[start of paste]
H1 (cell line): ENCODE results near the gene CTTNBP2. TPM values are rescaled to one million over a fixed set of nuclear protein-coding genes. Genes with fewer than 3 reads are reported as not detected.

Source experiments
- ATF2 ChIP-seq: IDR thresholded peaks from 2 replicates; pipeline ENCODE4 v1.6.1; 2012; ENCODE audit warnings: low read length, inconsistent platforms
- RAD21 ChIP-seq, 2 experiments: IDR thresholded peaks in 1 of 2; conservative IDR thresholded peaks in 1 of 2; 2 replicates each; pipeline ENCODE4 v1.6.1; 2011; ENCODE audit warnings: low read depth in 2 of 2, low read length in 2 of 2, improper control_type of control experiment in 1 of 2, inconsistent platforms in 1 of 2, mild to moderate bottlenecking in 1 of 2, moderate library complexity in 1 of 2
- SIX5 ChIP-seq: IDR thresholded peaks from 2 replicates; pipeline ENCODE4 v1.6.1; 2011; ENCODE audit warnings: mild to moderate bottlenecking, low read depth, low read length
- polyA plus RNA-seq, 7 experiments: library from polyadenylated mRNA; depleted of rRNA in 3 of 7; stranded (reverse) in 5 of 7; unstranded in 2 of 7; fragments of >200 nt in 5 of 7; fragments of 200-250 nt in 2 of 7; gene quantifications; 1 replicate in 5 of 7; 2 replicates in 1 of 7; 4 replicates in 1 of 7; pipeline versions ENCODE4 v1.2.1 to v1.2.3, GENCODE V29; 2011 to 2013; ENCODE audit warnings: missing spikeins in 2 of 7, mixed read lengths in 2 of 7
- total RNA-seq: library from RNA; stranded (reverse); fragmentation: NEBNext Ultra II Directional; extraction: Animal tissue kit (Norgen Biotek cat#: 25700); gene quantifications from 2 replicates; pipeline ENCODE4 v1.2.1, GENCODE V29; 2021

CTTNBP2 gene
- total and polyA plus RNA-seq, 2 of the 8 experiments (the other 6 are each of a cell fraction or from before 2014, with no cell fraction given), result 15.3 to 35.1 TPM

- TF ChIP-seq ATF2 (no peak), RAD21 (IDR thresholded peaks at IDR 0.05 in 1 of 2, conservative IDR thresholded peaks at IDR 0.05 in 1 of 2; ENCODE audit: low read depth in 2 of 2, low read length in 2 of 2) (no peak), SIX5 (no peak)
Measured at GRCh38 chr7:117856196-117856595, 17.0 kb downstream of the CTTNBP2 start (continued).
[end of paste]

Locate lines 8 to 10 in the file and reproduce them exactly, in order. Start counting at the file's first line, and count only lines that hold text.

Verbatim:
CTTNBP2 gene
- total and polyA plus RNA-seq, 2 of the 8 experiments (the other 6 are each of a cell fraction or from before 2014, with no cell fraction given), result 15.3 to 35.1 TPM

- TF ChIP-seq ATF2 (no peak), RAD21 (IDR thresholded peaks at IDR 0.05 in 1 of 2, conservative IDR thresholded peaks at IDR 0.05 in 1 of 2; ENCODE audit: low read depth in 2 of 2, low read length in 2 of 2) (no peak), SIX5 (no peak)